Since Data-Driven attribution works by crediting all the elements in a conversion funnel, businesses with huge spends should opt for it.
Lead generation campaigns are where the customer does not immediately perform an action. Customers come across remarketing campaigns and other channels before conversion. Hence, you will be able to identify which channel/campaign is most effective by using the Data-Driven attribution model.
Check how effectively we used Data-Driven attribution to help our client Lendingkart achieve 20% business growth.
Note: Data-Driven attribution has pre-requisites & is not available to all accounts. Know about Data-Driven attribution model requirements here. In case Data-Driven attribution is not available to you, select ‘Position-Based attribution’ for your lead generation campaigns.
Attribution modeling offers you a clearer picture of what channels work for you for a lead to convert. It gives credit to different channels & campaigns/keywords based on the model you use. Attribution models are simply meant to help you better understand how and why a person converted.
Wrong attribution models will lead you to make poor decisions, while right models will unlock some powerful data.
Do not just rely on any specific attribution model but select one based on your business objectives. If a specific model does serve your purpose, then pick a new model or even compare a few models. Include them in your campaigns to make a marketing decision and see if they drive any incremental revenue for your business.
What is the best adwords attribution model?
If you are looking for the best attribution model ad words, we’ll break it down for you. Attribution modelling is the method used to measure the financial effectiveness of a communication channel, along with the impact it has created on your business goals. The purpose of attribution modelling is to help you achieve your business goals, by highlighting what’s working and leveraging performance to increase profitability and reduce unnecessary expenditure. There are many models to choose from.
There is not one perfect or best attribution model. You can test what works best for you.
What are the different attribution models?
There are several different attribution models out there. Attribution modeling is a framework to analyse which touchpoints or marketing channels should receive credit for a conversion. Each attribution has a unique approach to distributing the value of a conversion across each touchpoint.. There are six common attribution models:
By analyzing these attribution models, you can get a better idea of the ROI for each marketing channel. There isn’t necessarily a “best” attribution model – you can simply choose one as your standard for reporting and analysis. Different factors, like business goals or buying cycles, can make one model better than another.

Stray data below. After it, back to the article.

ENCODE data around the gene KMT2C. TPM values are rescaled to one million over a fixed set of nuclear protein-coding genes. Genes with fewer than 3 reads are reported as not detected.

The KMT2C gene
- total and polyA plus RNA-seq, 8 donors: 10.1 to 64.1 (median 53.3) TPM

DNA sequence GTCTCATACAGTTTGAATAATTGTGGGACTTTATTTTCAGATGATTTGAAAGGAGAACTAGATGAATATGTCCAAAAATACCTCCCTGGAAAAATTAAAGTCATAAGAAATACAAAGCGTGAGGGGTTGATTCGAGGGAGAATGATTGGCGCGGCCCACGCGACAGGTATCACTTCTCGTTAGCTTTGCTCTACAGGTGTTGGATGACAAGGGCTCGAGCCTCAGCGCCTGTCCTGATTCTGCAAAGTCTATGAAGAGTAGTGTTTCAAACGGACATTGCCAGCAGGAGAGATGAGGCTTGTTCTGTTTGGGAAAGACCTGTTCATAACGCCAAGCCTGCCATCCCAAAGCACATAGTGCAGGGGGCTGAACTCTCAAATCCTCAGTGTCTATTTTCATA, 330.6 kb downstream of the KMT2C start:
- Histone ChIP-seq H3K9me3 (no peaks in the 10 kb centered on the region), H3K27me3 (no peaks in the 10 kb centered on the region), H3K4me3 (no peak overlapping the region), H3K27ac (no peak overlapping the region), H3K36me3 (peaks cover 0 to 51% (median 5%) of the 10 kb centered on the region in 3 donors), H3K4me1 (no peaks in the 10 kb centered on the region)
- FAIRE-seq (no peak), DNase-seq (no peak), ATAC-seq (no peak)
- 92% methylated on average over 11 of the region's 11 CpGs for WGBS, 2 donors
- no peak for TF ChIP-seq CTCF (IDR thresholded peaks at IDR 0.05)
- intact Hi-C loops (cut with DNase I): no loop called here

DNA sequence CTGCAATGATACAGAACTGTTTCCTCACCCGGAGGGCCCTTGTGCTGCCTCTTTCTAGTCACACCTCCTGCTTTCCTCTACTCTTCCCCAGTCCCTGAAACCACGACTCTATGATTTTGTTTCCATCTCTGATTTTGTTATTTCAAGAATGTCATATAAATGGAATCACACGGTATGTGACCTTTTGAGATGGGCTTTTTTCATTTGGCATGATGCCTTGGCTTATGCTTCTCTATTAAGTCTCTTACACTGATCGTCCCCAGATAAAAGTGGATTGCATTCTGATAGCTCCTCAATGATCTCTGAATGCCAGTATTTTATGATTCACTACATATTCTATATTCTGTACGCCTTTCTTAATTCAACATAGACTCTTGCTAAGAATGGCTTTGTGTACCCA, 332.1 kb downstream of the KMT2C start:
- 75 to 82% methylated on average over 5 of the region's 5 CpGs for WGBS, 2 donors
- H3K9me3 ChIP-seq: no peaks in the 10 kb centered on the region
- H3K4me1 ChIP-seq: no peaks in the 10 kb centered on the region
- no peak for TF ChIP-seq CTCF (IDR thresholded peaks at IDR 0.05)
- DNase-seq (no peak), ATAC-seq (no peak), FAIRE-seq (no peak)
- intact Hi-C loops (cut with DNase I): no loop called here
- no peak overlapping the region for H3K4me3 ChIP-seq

What is attribution model in google analytics? (KW: google analytics attribution models)
According to Google, Google attribution analytics models refer to the rules, or set of rules, that determine how credit for sales and conversions are assigned to touchpoints in conversion paths. For example, the Last Interaction model in Analytics assigns 100% credit to the final touchpoints (i.e., clicks) that immediately precede sales or conversions. First Interaction attribution assigns 100% credit to touchpoints that initiate conversion paths. There is no “best” or “perfect” attribution model.
You can choose one as your standard model for reporting and analytics purposes and determine what is giving you the best ROI. You can use the Multi-Channel Funnels and Model Comparison Tool to compare how different attribution models impact the valuation of your marketing channels.
How do I find the attribution model in Google Analytics?
If you have a Google Analytics account, you must have come across the by-now very common term, “attribution models.”
According to Google support, “You can use the Multi-Channel Funnels Model Comparison Tool to compare how different attribution models impact the valuation of your marketing channels.
In the tool, the calculated Conversion Value (and the number of conversions) for each of your marketing channels will vary according to the attribution model used. A channel that predominantly initiates conversion paths will have a higher Conversion Value according to the First Interaction attribution model than it would according to the Last Interaction attribution model.”
How do I set attribution model in Google Analytics?
Whether you’re setting an attribution model for the first time or switching from one model to another, here is a basic breakdown of how to do it in your Google Analytics account.
Amol has helped catalyse business growth with his strategic & data-driven methodologies. With a decade of experience in the field of marketing, he has donned multiple hats, from channel optimization, data analytics and creative brand positioning to growth engineering and sales.